I'm at an age where it's hard to remember much about my first night working at the Mirror, or even the date. The one thing I do recall clearly is the first person I met that early fall 1990 evening at the newspaper's old building on Green Avenue.
That person was Frank Polito.
Neil Rudel broke the news to me after the Penn State game on Saturday that Frank had passed away. He'd been battling illness for several years, but it was still a surprise to hear that Frank was gone - he just seemed so indestructible.
Maybe it's because Frank always seemed to be around. He left the Mirror several years ago. While he may have left physically, he was with us in spirit as there hasn't been a night since that his name hasn't come up or that we haven't relived stories about working with him.
And it always brings a laugh.
For example, his desk had its own unique filing system. Nothing was ever lost there, but just try to find it.
Frank was living proof that you can't judge a book by its cover. To the uninitiated, he could be seen as the crusty, cranky, cantankerous curmudgeon one might expect of someone who worked in this business for 40 years.
He didn't get the nickname "Salty" purely from his love of pretzels, which ranked right up there with cigars, Stan Musial and the St. Louis Cardinals.
Think of Lou Grant from popular 1970s television, and you've got a pretty good idea. Frank was no-nonsense. If you reported a game, you better be prepared: Frank had lots on his plate, and he didn't have time for you to add things up or give a sob story about "getting your doors blown in."
If you thought you were getting into sports journalism for the fun and the glory, he wouldn't hesitate to set you straight.
He'd see our creative kicker heads on the front of the sports section that sometimes took hours to develop, shake his head and say he had a better idea: "Steelers win."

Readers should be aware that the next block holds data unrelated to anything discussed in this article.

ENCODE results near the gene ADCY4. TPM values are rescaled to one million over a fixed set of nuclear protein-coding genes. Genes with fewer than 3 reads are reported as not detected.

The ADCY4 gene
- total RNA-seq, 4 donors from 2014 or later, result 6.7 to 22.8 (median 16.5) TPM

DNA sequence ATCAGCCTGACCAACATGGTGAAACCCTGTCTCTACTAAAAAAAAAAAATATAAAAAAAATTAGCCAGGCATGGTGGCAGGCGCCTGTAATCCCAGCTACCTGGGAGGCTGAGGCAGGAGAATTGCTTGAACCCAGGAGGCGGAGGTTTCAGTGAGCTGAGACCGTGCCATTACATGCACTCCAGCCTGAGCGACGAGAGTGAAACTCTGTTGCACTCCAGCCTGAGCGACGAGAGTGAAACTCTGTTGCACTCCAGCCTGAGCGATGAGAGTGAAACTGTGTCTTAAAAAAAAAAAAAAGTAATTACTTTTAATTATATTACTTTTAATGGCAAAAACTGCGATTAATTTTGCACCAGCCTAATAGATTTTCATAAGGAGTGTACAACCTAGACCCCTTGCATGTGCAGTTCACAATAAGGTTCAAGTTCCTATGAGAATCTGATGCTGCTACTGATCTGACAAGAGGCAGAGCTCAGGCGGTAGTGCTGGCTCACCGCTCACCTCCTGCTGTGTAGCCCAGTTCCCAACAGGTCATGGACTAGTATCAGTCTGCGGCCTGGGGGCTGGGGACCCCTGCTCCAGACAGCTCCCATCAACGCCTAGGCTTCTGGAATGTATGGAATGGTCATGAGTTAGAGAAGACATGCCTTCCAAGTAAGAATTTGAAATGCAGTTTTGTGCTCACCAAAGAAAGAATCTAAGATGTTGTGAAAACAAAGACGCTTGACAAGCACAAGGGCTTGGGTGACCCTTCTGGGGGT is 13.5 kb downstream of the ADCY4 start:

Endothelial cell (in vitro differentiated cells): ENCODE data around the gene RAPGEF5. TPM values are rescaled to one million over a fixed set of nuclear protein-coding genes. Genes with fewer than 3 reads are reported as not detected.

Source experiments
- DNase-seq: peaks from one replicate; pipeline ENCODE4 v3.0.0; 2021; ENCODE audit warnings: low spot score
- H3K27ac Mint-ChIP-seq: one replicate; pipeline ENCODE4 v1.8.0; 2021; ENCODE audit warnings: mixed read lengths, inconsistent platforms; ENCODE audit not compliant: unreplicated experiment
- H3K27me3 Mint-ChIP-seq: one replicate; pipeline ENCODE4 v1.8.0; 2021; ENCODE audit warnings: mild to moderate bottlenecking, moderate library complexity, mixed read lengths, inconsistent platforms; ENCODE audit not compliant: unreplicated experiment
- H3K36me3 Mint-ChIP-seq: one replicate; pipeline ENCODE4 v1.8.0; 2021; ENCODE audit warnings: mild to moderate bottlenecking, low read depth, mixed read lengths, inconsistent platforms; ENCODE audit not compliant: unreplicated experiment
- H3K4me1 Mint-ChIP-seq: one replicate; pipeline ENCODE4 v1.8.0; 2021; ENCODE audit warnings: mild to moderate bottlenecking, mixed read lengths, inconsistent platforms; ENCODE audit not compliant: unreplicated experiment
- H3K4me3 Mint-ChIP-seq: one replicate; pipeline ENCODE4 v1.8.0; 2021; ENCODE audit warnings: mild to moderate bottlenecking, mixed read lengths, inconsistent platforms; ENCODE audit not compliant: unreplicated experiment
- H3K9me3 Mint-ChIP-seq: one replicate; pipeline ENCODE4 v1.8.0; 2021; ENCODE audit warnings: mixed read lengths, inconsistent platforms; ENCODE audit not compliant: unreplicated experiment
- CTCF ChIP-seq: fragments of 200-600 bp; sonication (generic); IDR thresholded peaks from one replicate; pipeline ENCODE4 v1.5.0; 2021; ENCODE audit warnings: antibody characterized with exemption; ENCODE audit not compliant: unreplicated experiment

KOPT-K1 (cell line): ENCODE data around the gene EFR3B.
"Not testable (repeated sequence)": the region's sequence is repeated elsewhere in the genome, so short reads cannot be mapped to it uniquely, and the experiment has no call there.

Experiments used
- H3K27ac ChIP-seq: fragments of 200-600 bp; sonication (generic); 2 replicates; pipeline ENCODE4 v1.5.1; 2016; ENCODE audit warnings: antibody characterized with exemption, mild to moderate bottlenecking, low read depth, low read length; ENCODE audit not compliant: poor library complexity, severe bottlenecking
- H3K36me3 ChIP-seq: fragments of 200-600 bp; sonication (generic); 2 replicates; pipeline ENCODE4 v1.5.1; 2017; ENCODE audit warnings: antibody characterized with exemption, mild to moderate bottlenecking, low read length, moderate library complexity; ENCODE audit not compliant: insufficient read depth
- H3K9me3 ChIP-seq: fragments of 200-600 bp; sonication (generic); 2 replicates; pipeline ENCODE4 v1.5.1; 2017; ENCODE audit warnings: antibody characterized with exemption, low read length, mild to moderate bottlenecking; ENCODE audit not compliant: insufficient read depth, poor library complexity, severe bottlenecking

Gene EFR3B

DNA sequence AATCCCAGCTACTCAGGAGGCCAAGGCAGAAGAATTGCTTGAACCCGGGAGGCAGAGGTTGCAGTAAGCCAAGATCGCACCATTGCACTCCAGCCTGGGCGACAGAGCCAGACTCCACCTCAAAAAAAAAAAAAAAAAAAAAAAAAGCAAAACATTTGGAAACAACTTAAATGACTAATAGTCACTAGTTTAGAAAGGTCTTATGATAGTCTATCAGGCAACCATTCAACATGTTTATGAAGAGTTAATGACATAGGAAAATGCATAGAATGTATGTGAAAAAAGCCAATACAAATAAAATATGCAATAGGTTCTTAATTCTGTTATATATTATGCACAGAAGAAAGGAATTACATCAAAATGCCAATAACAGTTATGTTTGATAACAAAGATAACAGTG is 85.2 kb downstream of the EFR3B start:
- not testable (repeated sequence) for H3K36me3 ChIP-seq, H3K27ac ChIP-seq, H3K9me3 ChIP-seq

Like Grant, however, Frank had a different side, too. He loved sports and loved the kids.
You didn't see Frank's byline or column a lot in my years at the Mirror. If you read the sports section, though, his fingerprints were all over it. He took the lion's share of the calls reporting local results, laid out the scoreboard page and holds a record for typing in Altoona Curve boxscores that, like Joe DiMaggio's 56-game hit streak, isn't likely to be broken.
His name didn't appear on any of it, and he was proud of that. He was a humble guy who didn't need the spotlight.
But when you'd see me doing a big high school playoff breakdown or one of John Hartsock's beautifully crafted columns, or all the writers we could devote to Penn State football, that was at least partially possible because Frank was willing to stay in the office and do all the little, anonymous stuff.
I always knew I could rely on Frank, and not just to get the job done. He was a source of great encouragement over the years. He told it like it was, even when you didn't want to hear it. I remember a lot of times he'd tell newcomers they should have been teachers. When I told him I should have been a teacher, he shot back, "No, Salty, you were made for this job."
That meant a lot.
In the last couple of years, I got to spend time away from the job with Frank, sitting on his porch, talking about his Cardinals, McGwire, Pujols, Pitt football, Altoona High sports, and I also got to know his family through knowing him.
You can tell a lot about someone from those who they are around the most, and Frank's wife, Betsy, and his sons, Matt and Mark, are among the nicest people I know.
I've been told I'm going to be just like Frank Polito when I get close to retirement. I take that as a compliment.
Cmor can be reached at firstname.lastname@example.org or 946-7440.